Raksha Bandhan - The thread that connects us
Raksha = Protection; Bandhan = Bond
In Marian Sandmaier's book Original Kin, which explores the bond between brother and sister, she writes - "A sibling may be the sole keeper of one's core identity, the only person with the keys to one's unfettered, more fundamental self.'
The book, also details how bonds between sisters and brothers can grow and evolve throughout lifetimes, and how specific key events in our adult lives offer chances to deepen this bond.
Too often though, the brother/sister connection is left unnourished, but there is a day in the Hindu calendar that honours this union and that day is called Raksha Badhan.
As with other Indian festivals, the specific date of Rakhi, as it is commonly known, are governed by the full moon in the month of Sravana, which typically falls in August and this year on Saturday 29th of the month.
Rakhi is not a religious festival, but a celebration of the sacred connection and eternal bond shared by siblings, so if you want to make this ritual part of your life, here’s how.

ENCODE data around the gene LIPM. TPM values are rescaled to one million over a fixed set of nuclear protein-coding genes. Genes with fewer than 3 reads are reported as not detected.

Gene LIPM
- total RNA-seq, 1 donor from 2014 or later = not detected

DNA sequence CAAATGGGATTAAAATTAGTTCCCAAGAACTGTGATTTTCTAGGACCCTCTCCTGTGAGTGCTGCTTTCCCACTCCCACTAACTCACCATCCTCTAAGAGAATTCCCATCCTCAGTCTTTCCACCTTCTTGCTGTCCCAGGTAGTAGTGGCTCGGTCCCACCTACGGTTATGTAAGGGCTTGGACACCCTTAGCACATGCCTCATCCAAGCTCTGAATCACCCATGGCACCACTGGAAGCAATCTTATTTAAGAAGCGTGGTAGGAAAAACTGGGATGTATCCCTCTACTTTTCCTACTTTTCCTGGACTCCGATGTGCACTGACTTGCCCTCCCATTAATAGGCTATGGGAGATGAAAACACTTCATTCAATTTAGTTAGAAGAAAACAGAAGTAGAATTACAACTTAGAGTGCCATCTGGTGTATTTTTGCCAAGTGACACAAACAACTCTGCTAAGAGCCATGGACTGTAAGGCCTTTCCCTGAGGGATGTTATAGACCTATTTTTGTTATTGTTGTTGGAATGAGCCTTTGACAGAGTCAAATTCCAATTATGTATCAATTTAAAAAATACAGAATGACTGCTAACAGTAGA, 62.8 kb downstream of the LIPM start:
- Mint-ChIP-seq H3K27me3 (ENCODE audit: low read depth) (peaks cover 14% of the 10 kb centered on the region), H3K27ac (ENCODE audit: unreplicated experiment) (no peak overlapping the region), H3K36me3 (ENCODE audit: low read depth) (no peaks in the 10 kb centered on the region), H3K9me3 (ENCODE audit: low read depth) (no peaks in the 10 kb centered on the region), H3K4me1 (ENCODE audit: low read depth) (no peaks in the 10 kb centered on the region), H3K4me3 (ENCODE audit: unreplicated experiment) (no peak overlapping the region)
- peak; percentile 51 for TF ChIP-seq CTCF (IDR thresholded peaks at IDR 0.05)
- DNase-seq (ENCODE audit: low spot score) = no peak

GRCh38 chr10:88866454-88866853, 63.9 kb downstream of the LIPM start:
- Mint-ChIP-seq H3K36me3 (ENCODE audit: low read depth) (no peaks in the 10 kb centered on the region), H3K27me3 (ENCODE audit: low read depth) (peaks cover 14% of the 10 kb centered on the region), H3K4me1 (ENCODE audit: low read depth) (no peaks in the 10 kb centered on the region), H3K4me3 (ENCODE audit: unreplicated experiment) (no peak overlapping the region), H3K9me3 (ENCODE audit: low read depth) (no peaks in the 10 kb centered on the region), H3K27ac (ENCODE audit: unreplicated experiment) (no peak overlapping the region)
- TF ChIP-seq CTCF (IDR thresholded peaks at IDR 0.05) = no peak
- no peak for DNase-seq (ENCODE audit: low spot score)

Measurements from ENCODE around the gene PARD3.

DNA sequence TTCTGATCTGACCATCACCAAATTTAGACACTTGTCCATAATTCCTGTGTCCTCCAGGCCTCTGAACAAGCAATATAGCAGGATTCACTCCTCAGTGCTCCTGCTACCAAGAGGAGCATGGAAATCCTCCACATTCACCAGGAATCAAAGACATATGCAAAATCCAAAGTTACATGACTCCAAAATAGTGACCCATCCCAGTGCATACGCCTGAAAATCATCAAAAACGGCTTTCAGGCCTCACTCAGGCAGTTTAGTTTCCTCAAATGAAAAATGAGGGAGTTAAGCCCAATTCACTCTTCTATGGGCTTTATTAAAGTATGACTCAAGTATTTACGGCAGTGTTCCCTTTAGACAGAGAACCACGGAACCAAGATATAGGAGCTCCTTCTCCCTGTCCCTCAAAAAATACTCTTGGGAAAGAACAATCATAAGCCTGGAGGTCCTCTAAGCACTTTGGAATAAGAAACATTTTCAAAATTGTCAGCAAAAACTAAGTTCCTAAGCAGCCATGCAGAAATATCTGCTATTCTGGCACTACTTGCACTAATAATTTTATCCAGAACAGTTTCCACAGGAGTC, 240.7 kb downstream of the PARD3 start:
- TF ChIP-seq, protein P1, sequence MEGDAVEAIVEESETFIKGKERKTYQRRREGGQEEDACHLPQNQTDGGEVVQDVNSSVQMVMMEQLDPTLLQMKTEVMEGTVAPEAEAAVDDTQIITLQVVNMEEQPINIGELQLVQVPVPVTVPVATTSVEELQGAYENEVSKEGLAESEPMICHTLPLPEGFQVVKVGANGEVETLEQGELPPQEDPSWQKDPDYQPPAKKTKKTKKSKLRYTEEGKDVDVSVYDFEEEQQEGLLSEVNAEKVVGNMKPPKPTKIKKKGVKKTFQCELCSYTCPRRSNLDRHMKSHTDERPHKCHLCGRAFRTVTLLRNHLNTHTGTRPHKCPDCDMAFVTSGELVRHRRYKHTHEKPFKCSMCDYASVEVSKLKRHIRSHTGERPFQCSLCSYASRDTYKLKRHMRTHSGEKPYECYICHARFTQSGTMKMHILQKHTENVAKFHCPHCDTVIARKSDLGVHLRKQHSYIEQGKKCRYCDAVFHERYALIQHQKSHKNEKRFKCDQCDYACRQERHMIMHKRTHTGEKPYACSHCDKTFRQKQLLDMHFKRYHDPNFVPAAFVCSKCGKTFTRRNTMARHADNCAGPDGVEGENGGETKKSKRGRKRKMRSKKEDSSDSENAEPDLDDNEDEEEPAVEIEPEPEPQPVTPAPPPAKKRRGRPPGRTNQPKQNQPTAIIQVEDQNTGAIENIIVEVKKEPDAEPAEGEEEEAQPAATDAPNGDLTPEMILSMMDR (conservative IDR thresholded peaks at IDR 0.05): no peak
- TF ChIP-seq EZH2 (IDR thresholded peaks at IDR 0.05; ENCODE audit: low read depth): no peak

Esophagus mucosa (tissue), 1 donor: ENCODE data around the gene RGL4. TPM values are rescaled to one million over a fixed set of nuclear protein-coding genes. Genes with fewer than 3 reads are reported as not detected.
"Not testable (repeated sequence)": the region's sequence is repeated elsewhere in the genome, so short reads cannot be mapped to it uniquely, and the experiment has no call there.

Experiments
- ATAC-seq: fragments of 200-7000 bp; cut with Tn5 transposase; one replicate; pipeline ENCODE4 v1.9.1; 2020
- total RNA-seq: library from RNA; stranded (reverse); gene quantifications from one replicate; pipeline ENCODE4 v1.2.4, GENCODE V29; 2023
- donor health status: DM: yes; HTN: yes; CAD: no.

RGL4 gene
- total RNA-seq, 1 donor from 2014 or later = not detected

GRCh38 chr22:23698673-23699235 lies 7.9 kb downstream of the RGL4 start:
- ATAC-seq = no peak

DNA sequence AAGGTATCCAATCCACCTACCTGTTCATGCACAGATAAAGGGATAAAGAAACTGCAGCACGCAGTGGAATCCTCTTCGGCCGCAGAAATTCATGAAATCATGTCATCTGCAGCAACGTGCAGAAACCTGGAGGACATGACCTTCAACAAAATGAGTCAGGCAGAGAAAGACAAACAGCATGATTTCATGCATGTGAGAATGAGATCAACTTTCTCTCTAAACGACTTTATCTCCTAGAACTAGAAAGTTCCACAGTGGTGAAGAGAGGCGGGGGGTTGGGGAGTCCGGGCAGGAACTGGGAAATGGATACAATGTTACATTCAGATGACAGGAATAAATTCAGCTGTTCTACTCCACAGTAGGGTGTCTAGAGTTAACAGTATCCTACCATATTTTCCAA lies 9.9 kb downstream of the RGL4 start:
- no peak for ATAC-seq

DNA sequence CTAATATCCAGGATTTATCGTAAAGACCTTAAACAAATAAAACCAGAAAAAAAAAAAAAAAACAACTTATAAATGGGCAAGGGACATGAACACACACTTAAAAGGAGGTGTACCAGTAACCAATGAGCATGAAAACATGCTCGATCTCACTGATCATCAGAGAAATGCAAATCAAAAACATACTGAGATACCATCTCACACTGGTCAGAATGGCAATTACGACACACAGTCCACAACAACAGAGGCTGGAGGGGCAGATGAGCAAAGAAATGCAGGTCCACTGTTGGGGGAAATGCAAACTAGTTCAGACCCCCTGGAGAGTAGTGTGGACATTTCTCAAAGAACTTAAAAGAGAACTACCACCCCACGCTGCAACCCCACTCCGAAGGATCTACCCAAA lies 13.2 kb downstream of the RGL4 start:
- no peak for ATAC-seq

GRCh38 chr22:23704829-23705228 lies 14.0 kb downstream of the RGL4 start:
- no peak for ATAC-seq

Typically the ritual commences with lighting diyas, which are small clay pots with a flame in the centre. You can use tea lights and put these on a tray, along with fruits and sweets, to signify the sweetness of this union. You then perform a simple Aarti, which involves circulating the tray around your brother’s face while you say a prayer for his health and happiness.
This is followed by the main event, which involves tying a Rakhi on your brother's wrist. Essentially this is a sacred red thread and is at the very heart of our philosophy at Mauli and of every Hindu blessing ritual. The mauli is a symbol of protection, wellbeing and connectedness. The difference being a Rakhi tends to be more elaborate version of a mauli, with tinsel, ornate stones and even musical boxes at the centre; all as a bold declaration of the love felt for a brother. Your brother in turn, should wear his Rakhi until it falls away. If that’s asking too much for a day in the office, perhaps go for a simpler mauli or make your own friendship bracelet.
You then apply tilka (red dot) to your brother's forehead and feed him something sweet. He should then shower you with gifts and, traditionally, with money and in doing so, he is letting you know you never need worry for anything financially or emotionally, as he will always be there to protect and provide for you.
Sibling or not, Rakhi provides a perfect opportunity to celebrate our connectedness, so why not make your very own version by tying a Rakhi on your sister or best friend. Indeed, why not make yourself a Rakhi and pledge to take care of your needs and in doing so, you will absolutely have more to give others.
Thank you Anoushka Silva Gibbs, who is a dear customer and kindly wrote this article for us and for you to share.